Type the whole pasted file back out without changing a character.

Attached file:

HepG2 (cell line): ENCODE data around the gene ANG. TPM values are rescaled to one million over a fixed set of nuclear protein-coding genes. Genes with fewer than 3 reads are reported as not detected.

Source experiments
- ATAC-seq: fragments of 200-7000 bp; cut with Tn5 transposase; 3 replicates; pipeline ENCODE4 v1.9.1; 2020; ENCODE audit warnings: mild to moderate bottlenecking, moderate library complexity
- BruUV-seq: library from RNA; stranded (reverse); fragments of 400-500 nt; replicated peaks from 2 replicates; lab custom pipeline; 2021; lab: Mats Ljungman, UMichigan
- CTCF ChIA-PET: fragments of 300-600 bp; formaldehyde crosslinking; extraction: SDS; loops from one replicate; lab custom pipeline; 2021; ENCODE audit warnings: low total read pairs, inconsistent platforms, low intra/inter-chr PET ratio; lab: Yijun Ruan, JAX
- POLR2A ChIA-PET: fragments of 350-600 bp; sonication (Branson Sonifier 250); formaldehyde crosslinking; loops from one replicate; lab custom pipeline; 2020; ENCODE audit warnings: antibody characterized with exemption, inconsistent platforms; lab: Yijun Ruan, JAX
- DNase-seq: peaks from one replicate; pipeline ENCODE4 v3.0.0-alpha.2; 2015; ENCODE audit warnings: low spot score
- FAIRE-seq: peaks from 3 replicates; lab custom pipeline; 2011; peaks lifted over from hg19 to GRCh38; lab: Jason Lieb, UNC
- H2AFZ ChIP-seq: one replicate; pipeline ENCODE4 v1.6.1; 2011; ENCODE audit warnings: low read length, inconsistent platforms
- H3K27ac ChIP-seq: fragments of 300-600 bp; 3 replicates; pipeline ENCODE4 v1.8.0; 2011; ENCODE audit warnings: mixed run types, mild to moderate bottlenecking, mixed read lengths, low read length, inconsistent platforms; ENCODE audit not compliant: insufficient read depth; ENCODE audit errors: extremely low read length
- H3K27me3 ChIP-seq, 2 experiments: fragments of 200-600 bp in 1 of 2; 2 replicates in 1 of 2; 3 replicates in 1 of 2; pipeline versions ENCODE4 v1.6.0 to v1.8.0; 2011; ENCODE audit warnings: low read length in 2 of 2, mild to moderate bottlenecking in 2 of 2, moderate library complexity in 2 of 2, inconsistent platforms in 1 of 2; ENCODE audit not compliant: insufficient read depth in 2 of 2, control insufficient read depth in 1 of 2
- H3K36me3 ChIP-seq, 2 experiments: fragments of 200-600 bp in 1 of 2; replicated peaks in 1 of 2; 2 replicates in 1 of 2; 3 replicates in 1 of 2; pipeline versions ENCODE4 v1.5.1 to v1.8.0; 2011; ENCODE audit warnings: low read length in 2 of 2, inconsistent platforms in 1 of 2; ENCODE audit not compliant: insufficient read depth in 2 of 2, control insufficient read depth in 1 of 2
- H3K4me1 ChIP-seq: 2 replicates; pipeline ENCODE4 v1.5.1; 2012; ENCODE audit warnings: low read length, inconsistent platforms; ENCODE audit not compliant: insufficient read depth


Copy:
HepG2 (cell line): ENCODE data around the gene ANG. TPM values are rescaled to one million over a fixed set of nuclear protein-coding genes. Genes with fewer than 3 reads are reported as not detected.

Source experiments
- ATAC-seq: fragments of 200-7000 bp; cut with Tn5 transposase; 3 replicates; pipeline ENCODE4 v1.9.1; 2020; ENCODE audit warnings: mild to moderate bottlenecking, moderate library complexity
- BruUV-seq: library from RNA; stranded (reverse); fragments of 400-500 nt; replicated peaks from 2 replicates; lab custom pipeline; 2021; lab: Mats Ljungman, UMichigan
- CTCF ChIA-PET: fragments of 300-600 bp; formaldehyde crosslinking; extraction: SDS; loops from one replicate; lab custom pipeline; 2021; ENCODE audit warnings: low total read pairs, inconsistent platforms, low intra/inter-chr PET ratio; lab: Yijun Ruan, JAX
- POLR2A ChIA-PET: fragments of 350-600 bp; sonication (Branson Sonifier 250); formaldehyde crosslinking; loops from one replicate; lab custom pipeline; 2020; ENCODE audit warnings: antibody characterized with exemption, inconsistent platforms; lab: Yijun Ruan, JAX
- DNase-seq: peaks from one replicate; pipeline ENCODE4 v3.0.0-alpha.2; 2015; ENCODE audit warnings: low spot score
- FAIRE-seq: peaks from 3 replicates; lab custom pipeline; 2011; peaks lifted over from hg19 to GRCh38; lab: Jason Lieb, UNC
- H2AFZ ChIP-seq: one replicate; pipeline ENCODE4 v1.6.1; 2011; ENCODE audit warnings: low read length, inconsistent platforms
- H3K27ac ChIP-seq: fragments of 300-600 bp; 3 replicates; pipeline ENCODE4 v1.8.0; 2011; ENCODE audit warnings: mixed run types, mild to moderate bottlenecking, mixed read lengths, low read length, inconsistent platforms; ENCODE audit not compliant: insufficient read depth; ENCODE audit errors: extremely low read length
- H3K27me3 ChIP-seq, 2 experiments: fragments of 200-600 bp in 1 of 2; 2 replicates in 1 of 2; 3 replicates in 1 of 2; pipeline versions ENCODE4 v1.6.0 to v1.8.0; 2011; ENCODE audit warnings: low read length in 2 of 2, mild to moderate bottlenecking in 2 of 2, moderate library complexity in 2 of 2, inconsistent platforms in 1 of 2; ENCODE audit not compliant: insufficient read depth in 2 of 2, control insufficient read depth in 1 of 2
- H3K36me3 ChIP-seq, 2 experiments: fragments of 200-600 bp in 1 of 2; replicated peaks in 1 of 2; 2 replicates in 1 of 2; 3 replicates in 1 of 2; pipeline versions ENCODE4 v1.5.1 to v1.8.0; 2011; ENCODE audit warnings: low read length in 2 of 2, inconsistent platforms in 1 of 2; ENCODE audit not compliant: insufficient read depth in 2 of 2, control insufficient read depth in 1 of 2
- H3K4me1 ChIP-seq: 2 replicates; pipeline ENCODE4 v1.5.1; 2012; ENCODE audit warnings: low read length, inconsistent platforms; ENCODE audit not compliant: insufficient read depth